passive constructions that specify the deictic nature of the event (Giacalone Ramat
& Sansò, 2014; Moccario, 2014), which also serve to clarify past participles that
could otherwise be easily misconstrued as gerund adjectival phrases (Lepschy and
Lepschy, 1988) as in Figure 4. These passive constructions are still formed by
conjugating the main verb into the past participle., but replacing the copula verb
[essere] (‘to be’) with movement verbs [venire] (‘to come’) and [andare] (‘to go’), as
well as the emergent [rimanere] (‘to remain’) (Lepschy and Lepschy, 1988;
Schwarze, 2003 via Narrog & Heine, 2011).

Figure 4a: Stative interpretation of essere polysemy
Figure 5a: Dynamic interpretation of essere polysemy
Figure 4b

In Figure 4, the subject was previously in a state of being broken prior to the utterance. Akin to ‘It was (already) broken when I got here’.


Figure 5b

Figure 5 describes a past event where the subject was caused to break.

English has the same phenomenon, where the past participle is indistinguishable
from the gerund adjective form (e.g. ‘The window was broken’).

Venire passive

The venire passive construction is formed by inserting the auxiliary verb [venire]
into the T-position before a past participle. As with the canonical passive
construction, the ACTOR can be demoted to an oblique adjunct, but is usually deleted
(Lepschy & Lepschy, 1988, p149).

The venire passive construction specifies a goal-oriented (Taylor, 1988 via
Moccario, 2014) change-of-state dynamic (Giacalone Ramat & Sansò, 2014) that
implies an act of volition (Lepschy & Lepschy, 1988, p149). As such, with or without
ACTOR suppression, [venire] cannot be misconstrued for a copula.

Figure 6a: Venire passive w/out actor by-phrase
Figure 7a: Venire passive w/actor by-phrase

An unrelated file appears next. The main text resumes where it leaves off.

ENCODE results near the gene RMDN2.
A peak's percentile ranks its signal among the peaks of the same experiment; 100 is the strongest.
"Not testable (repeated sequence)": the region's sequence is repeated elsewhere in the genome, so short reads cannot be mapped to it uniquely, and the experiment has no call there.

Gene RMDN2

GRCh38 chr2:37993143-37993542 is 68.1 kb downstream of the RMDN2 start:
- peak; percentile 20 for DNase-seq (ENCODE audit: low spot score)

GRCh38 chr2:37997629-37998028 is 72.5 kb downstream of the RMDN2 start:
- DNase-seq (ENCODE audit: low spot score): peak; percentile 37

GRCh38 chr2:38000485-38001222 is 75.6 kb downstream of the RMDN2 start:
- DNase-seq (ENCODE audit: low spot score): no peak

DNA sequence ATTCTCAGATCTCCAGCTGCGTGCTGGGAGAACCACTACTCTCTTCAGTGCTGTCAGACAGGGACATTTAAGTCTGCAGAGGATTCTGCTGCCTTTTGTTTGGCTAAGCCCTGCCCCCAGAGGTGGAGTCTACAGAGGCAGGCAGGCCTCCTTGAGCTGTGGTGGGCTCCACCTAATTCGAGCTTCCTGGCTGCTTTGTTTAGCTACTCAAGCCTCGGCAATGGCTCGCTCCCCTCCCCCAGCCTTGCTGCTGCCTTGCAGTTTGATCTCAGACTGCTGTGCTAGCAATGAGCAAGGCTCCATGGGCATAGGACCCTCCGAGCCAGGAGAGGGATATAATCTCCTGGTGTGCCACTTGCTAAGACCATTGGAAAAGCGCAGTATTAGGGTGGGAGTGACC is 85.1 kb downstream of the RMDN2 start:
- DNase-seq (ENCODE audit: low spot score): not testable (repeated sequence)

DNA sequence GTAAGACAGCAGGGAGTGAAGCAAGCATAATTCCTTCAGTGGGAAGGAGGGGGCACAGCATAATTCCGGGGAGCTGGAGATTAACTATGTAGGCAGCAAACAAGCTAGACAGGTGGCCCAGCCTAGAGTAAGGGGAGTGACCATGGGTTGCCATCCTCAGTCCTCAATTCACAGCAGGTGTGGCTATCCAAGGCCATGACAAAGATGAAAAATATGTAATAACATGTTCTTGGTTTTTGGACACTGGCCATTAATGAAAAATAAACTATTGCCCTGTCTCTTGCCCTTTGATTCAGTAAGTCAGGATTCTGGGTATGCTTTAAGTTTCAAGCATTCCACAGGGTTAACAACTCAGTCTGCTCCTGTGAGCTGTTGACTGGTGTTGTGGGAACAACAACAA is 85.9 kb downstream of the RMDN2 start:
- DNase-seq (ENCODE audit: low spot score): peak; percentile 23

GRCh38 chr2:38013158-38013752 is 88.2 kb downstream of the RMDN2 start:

Thewindowis beingbroken
Figure 6b
Thewindowis beingbrokenbyhooligans
Figure 7b

The closest English equivalent to specify action or agency would be the passive
progressive, [is] + [being] + past participle. Where ‘The window was broken’ can be
either the passive or a simple copula, ‘The window was being broken’ can only be
understood as an event, as in Figure 6. However, this English construction is explicitly
progressive and so cannot be a true equivalent of the venire construction, which is
not marked with a progressive aspect, but that doesn’t stop the English passive
progressive being used as a translation of the venire construction in relevant
literature (Lepschy & Lepschy, 1988; Giacalone Ramat & Sansò, 2014).

This may be because, whilst Italian has present / gerund participle conjugates that
specify progressive aspect, the Italian simple and imperfect tenses don’t specify
habitual aspect the way they do in English, as can be seen in Figure 8. As such they can and regularly do convey progressive aspect. The same issue is found in the active
voice (e.g. ‘The hooligans break/are breaking the windows’), but the Goal-oriented
nature of [venire] (Taylor, 1988 via Moccario, 2014) makes the more deictically
constrained progressive interpretation more appropriate than the less deictically
constrained habitual interpretation.